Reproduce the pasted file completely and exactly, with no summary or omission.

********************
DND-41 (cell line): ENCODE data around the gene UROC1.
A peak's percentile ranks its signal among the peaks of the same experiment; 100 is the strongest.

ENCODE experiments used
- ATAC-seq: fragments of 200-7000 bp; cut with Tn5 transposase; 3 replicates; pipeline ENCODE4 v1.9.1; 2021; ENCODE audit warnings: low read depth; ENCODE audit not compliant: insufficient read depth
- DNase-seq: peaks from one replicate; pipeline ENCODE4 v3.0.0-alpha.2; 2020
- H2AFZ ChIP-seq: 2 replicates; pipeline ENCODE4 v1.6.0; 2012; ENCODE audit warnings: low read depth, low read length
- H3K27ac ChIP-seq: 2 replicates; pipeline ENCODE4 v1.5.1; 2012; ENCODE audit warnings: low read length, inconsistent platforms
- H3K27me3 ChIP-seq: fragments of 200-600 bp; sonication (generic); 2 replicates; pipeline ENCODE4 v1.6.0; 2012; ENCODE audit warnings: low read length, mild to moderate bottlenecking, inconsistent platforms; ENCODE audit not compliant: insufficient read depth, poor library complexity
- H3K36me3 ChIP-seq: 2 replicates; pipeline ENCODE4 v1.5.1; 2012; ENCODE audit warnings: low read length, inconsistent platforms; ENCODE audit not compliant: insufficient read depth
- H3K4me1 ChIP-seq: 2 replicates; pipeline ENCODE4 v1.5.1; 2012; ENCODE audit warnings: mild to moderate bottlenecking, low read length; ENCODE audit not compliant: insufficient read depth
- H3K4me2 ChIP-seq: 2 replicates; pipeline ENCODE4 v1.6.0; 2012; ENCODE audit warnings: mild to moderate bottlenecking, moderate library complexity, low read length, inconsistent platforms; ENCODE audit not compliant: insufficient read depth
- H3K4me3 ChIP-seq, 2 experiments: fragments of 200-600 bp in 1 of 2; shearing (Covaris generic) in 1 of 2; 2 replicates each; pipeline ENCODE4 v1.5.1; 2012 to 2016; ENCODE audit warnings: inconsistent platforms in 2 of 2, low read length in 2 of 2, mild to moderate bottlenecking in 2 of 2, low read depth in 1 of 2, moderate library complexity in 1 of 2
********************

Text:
DND-41 (cell line): ENCODE data around the gene UROC1.
A peak's percentile ranks its signal among the peaks of the same experiment; 100 is the strongest.

ENCODE experiments used
- ATAC-seq: fragments of 200-7000 bp; cut with Tn5 transposase; 3 replicates; pipeline ENCODE4 v1.9.1; 2021; ENCODE audit warnings: low read depth; ENCODE audit not compliant: insufficient read depth
- DNase-seq: peaks from one replicate; pipeline ENCODE4 v3.0.0-alpha.2; 2020
- H2AFZ ChIP-seq: 2 replicates; pipeline ENCODE4 v1.6.0; 2012; ENCODE audit warnings: low read depth, low read length
- H3K27ac ChIP-seq: 2 replicates; pipeline ENCODE4 v1.5.1; 2012; ENCODE audit warnings: low read length, inconsistent platforms
- H3K27me3 ChIP-seq: fragments of 200-600 bp; sonication (generic); 2 replicates; pipeline ENCODE4 v1.6.0; 2012; ENCODE audit warnings: low read length, mild to moderate bottlenecking, inconsistent platforms; ENCODE audit not compliant: insufficient read depth, poor library complexity
- H3K36me3 ChIP-seq: 2 replicates; pipeline ENCODE4 v1.5.1; 2012; ENCODE audit warnings: low read length, inconsistent platforms; ENCODE audit not compliant: insufficient read depth
- H3K4me1 ChIP-seq: 2 replicates; pipeline ENCODE4 v1.5.1; 2012; ENCODE audit warnings: mild to moderate bottlenecking, low read length; ENCODE audit not compliant: insufficient read depth
- H3K4me2 ChIP-seq: 2 replicates; pipeline ENCODE4 v1.6.0; 2012; ENCODE audit warnings: mild to moderate bottlenecking, moderate library complexity, low read length, inconsistent platforms; ENCODE audit not compliant: insufficient read depth
- H3K4me3 ChIP-seq, 2 experiments: fragments of 200-600 bp in 1 of 2; shearing (Covaris generic) in 1 of 2; 2 replicates each; pipeline ENCODE4 v1.5.1; 2012 to 2016; ENCODE audit warnings: inconsistent platforms in 2 of 2, low read length in 2 of 2, mild to moderate bottlenecking in 2 of 2, low read depth in 1 of 2, moderate library complexity in 1 of 2